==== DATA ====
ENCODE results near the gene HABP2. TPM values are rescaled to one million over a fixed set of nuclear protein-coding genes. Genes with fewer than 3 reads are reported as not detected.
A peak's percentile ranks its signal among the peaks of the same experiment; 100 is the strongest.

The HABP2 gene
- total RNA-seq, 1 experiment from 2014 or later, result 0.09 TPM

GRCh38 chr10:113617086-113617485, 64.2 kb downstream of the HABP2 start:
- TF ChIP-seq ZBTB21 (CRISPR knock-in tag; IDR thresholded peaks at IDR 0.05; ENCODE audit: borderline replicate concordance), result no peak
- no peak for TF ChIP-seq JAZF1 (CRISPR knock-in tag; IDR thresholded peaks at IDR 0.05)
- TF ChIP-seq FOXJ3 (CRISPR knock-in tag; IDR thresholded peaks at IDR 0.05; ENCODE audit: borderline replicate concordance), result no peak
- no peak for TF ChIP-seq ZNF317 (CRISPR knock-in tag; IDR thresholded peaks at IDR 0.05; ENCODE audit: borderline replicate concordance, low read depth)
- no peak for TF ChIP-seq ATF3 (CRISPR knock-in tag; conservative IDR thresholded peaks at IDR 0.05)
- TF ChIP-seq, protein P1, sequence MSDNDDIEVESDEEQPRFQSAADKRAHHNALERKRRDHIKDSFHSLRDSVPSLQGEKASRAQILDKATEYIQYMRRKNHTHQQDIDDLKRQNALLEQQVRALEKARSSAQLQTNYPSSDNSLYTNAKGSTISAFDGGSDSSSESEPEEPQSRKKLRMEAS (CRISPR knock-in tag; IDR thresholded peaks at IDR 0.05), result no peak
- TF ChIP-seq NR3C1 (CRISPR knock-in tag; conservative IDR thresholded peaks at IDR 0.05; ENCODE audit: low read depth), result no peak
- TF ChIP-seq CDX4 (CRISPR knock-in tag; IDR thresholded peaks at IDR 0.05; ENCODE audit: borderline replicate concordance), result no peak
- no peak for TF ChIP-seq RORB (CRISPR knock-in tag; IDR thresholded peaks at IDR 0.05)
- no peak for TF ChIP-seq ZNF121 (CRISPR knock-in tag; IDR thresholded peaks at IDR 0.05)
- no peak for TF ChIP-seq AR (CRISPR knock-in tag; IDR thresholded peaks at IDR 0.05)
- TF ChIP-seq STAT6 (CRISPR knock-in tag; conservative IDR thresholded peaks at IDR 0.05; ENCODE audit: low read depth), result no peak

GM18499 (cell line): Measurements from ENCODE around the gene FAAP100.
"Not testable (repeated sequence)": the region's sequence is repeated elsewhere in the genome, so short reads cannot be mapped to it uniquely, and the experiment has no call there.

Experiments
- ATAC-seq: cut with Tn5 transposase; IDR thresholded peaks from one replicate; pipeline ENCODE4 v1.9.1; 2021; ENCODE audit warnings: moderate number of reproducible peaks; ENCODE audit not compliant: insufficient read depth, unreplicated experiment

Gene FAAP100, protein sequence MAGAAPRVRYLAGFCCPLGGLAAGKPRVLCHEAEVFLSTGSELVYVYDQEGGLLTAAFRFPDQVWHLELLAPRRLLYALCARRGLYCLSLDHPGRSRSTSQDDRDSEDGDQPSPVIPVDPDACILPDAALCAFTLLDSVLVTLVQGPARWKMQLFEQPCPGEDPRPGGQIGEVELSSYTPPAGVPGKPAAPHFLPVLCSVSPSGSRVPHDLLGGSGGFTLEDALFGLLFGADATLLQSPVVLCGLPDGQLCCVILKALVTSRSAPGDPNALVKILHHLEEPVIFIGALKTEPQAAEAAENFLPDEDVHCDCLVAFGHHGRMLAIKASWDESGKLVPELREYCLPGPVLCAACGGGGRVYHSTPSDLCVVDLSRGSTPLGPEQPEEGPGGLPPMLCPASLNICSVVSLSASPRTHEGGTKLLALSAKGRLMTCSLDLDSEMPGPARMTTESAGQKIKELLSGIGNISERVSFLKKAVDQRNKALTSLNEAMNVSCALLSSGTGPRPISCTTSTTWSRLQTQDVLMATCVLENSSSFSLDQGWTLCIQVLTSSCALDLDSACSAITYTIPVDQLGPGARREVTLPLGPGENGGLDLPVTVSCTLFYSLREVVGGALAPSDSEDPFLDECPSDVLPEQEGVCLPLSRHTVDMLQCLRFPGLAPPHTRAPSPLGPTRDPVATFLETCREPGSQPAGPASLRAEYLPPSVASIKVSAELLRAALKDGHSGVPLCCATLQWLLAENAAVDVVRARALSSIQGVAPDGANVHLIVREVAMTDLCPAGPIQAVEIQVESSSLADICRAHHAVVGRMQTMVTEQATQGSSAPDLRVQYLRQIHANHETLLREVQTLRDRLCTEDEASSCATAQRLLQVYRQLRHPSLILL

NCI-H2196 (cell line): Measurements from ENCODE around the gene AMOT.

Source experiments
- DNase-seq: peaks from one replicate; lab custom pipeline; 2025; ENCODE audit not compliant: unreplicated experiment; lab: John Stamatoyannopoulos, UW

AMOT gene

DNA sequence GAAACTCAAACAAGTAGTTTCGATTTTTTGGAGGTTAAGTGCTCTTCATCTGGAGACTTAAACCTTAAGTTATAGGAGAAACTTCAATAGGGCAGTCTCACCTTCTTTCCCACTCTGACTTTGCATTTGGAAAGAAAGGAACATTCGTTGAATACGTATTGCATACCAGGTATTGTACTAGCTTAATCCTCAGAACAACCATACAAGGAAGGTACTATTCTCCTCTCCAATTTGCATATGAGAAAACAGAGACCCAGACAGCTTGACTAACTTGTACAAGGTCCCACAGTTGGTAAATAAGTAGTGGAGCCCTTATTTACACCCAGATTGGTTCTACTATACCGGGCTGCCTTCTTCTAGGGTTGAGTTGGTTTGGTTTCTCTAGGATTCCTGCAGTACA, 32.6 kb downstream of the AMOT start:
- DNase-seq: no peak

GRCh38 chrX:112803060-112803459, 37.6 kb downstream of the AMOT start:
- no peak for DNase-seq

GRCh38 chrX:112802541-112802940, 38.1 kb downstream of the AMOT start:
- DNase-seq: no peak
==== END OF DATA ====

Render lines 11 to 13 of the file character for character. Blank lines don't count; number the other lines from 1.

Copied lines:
- TF ChIP-seq, protein P1, sequence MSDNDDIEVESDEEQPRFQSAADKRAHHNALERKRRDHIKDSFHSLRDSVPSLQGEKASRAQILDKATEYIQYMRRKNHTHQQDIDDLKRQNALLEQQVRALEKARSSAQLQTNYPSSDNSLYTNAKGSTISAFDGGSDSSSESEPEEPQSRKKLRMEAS (CRISPR knock-in tag; IDR thresholded peaks at IDR 0.05), result no peak
- TF ChIP-seq NR3C1 (CRISPR knock-in tag; conservative IDR thresholded peaks at IDR 0.05; ENCODE audit: low read depth), result no peak
- TF ChIP-seq CDX4 (CRISPR knock-in tag; IDR thresholded peaks at IDR 0.05; ENCODE audit: borderline replicate concordance), result no peak